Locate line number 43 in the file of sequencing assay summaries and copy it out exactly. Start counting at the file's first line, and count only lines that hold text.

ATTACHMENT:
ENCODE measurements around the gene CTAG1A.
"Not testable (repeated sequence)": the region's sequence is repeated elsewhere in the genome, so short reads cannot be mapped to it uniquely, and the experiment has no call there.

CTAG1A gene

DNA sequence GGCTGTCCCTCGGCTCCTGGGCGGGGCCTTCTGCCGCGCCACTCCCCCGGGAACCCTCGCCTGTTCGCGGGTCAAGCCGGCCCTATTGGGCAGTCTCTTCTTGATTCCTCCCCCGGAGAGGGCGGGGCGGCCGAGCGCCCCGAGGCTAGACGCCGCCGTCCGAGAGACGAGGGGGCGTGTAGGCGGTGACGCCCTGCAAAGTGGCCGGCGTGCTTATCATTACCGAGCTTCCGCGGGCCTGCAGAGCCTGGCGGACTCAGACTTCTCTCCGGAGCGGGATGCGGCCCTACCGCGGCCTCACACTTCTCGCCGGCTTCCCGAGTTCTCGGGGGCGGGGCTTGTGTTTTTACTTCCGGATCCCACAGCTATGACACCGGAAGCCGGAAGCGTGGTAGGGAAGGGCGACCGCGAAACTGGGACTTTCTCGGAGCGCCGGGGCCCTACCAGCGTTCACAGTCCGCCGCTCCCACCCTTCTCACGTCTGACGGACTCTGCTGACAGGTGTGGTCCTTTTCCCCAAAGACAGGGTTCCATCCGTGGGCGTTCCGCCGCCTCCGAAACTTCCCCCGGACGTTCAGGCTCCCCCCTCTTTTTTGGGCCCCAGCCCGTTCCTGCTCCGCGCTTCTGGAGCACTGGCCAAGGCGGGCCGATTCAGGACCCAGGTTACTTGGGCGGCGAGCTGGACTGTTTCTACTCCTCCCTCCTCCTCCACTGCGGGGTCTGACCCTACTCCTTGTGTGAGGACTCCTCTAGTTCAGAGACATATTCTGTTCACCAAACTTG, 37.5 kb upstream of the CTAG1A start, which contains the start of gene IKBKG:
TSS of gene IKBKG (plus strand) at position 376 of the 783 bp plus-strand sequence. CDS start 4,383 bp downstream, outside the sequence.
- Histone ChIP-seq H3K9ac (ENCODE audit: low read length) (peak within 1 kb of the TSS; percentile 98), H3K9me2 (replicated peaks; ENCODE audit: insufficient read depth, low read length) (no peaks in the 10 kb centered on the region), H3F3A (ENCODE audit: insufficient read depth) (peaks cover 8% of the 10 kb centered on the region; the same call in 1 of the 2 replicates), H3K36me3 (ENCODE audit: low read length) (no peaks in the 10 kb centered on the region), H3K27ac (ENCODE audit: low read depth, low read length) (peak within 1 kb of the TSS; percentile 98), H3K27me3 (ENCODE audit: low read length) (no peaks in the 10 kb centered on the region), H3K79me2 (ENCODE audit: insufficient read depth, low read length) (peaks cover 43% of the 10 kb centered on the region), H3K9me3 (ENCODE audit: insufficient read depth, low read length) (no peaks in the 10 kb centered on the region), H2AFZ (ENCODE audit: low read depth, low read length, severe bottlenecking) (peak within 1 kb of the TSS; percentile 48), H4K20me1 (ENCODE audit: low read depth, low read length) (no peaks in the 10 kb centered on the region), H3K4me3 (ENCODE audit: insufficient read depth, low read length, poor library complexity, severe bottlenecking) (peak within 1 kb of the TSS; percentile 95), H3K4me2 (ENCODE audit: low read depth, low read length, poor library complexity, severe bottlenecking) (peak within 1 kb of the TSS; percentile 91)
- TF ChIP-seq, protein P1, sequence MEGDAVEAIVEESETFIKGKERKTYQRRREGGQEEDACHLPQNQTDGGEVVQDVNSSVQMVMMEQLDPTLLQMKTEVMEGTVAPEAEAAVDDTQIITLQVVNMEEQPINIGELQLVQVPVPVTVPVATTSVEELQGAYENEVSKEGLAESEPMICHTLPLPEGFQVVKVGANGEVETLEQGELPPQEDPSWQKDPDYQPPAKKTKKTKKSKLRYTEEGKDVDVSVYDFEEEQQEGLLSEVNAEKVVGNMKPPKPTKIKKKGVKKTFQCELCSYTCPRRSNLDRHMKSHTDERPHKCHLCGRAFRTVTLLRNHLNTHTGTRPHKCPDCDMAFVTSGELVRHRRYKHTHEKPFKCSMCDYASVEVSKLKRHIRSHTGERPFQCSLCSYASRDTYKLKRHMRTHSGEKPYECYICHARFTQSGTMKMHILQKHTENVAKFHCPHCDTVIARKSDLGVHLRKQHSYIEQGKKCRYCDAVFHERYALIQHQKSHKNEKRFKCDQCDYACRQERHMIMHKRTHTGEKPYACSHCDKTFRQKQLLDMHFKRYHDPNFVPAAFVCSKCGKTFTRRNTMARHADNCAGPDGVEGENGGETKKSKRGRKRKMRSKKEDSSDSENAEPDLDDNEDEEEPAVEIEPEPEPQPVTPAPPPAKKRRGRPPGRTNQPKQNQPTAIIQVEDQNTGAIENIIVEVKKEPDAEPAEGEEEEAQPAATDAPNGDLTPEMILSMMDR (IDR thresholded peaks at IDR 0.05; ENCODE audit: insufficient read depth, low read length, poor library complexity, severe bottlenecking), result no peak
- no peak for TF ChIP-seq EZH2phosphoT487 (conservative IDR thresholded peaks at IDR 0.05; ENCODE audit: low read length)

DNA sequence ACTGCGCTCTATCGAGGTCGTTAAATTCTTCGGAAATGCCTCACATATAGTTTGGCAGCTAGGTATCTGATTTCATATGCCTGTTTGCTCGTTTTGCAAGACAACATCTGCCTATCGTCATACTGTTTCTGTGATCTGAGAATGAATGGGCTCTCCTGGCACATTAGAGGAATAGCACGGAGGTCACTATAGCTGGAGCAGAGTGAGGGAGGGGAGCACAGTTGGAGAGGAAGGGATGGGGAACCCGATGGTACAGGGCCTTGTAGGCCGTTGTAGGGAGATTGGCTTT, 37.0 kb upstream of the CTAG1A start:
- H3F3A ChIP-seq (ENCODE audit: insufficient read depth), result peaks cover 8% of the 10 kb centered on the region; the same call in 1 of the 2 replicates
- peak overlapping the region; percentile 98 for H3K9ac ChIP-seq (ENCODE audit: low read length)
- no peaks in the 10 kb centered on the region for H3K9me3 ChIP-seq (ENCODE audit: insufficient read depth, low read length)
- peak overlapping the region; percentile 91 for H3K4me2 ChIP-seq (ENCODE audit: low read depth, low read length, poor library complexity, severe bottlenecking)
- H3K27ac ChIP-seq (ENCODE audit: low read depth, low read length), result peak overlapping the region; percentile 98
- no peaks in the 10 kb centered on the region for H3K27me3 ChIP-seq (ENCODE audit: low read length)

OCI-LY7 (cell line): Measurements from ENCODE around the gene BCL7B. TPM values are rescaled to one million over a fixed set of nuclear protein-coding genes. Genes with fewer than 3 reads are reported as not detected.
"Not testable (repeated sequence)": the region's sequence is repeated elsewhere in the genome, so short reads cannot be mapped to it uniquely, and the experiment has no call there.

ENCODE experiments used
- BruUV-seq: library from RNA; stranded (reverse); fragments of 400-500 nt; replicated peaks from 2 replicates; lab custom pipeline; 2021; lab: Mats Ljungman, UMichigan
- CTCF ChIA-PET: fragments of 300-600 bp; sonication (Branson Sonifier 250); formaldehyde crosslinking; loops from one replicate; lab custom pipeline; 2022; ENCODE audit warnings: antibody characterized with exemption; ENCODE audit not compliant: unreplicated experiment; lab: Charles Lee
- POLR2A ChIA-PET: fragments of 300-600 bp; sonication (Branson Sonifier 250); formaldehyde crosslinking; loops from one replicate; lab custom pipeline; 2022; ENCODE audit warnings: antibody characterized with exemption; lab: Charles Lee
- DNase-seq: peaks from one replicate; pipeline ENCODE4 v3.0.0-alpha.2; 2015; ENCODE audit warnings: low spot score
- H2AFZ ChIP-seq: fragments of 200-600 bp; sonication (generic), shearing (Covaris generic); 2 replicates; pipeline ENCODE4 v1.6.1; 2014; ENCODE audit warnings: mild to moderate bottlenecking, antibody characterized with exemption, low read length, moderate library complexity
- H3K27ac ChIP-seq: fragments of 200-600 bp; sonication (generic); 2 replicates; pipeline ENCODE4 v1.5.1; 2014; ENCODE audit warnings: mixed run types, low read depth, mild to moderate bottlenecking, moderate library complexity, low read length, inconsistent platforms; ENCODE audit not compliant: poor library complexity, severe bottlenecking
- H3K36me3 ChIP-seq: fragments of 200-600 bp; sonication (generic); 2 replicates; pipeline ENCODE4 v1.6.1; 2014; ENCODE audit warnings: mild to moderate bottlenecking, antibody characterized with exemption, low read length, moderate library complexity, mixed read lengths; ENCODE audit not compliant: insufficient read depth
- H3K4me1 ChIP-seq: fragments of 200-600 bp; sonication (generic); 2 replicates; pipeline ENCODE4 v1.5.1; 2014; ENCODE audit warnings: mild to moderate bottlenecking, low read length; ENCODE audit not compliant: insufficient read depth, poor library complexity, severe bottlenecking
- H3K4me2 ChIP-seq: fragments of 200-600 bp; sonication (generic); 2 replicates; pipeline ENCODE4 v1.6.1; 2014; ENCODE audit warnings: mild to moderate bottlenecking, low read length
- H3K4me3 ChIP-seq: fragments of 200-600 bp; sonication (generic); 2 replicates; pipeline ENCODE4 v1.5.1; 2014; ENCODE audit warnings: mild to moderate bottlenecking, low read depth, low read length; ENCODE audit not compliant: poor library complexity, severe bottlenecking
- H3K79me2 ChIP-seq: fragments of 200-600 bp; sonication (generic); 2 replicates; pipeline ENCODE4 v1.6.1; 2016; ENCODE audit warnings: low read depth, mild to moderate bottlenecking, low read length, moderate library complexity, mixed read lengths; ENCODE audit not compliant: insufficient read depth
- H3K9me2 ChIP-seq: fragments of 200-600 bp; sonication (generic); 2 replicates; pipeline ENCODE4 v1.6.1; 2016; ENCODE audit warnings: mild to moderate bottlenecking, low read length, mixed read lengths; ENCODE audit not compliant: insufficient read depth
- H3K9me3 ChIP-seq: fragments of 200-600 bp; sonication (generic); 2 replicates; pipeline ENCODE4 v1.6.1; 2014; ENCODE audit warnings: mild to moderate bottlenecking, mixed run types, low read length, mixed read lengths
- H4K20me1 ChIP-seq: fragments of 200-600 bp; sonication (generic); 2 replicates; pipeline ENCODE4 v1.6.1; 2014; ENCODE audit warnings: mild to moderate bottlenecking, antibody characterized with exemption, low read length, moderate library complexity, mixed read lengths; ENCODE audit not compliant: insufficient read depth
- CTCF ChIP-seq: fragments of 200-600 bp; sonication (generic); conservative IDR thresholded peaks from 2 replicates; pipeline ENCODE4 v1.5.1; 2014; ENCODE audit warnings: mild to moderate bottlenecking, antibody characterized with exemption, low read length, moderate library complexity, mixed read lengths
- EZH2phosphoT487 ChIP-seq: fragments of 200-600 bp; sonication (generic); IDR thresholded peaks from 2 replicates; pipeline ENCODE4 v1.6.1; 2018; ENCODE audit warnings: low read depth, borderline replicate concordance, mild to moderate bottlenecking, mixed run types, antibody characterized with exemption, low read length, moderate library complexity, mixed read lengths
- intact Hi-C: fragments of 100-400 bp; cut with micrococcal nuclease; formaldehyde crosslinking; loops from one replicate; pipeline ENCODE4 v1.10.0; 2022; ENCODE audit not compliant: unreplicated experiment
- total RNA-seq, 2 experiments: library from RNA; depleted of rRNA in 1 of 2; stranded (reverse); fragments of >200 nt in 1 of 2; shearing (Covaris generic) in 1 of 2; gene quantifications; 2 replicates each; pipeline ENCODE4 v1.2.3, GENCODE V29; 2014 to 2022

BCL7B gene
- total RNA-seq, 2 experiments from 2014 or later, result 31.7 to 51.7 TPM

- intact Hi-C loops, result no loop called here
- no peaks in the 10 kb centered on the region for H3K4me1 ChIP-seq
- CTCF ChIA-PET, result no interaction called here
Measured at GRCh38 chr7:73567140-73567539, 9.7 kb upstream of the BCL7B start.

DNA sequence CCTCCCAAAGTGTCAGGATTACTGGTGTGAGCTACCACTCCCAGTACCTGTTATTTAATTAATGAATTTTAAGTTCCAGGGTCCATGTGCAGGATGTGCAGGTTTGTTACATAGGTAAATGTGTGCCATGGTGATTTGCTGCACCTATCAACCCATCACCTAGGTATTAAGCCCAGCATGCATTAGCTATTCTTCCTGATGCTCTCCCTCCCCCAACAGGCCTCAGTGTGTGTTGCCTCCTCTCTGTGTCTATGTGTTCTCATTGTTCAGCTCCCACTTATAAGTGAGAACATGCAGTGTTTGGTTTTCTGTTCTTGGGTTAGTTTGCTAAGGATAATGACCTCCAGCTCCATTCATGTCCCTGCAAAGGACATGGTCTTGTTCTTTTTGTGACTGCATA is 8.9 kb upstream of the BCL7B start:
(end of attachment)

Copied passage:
DNA sequence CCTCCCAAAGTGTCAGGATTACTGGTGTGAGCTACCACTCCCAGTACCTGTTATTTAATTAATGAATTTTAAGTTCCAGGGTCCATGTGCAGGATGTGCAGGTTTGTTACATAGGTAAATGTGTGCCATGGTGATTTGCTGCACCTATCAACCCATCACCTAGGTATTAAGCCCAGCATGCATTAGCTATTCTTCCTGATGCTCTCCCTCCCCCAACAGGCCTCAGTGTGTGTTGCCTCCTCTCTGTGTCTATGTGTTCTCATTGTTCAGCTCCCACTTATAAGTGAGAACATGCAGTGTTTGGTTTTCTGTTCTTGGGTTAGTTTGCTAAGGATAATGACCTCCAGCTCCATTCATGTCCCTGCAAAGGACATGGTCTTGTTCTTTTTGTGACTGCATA is 8.9 kb upstream of the BCL7B start: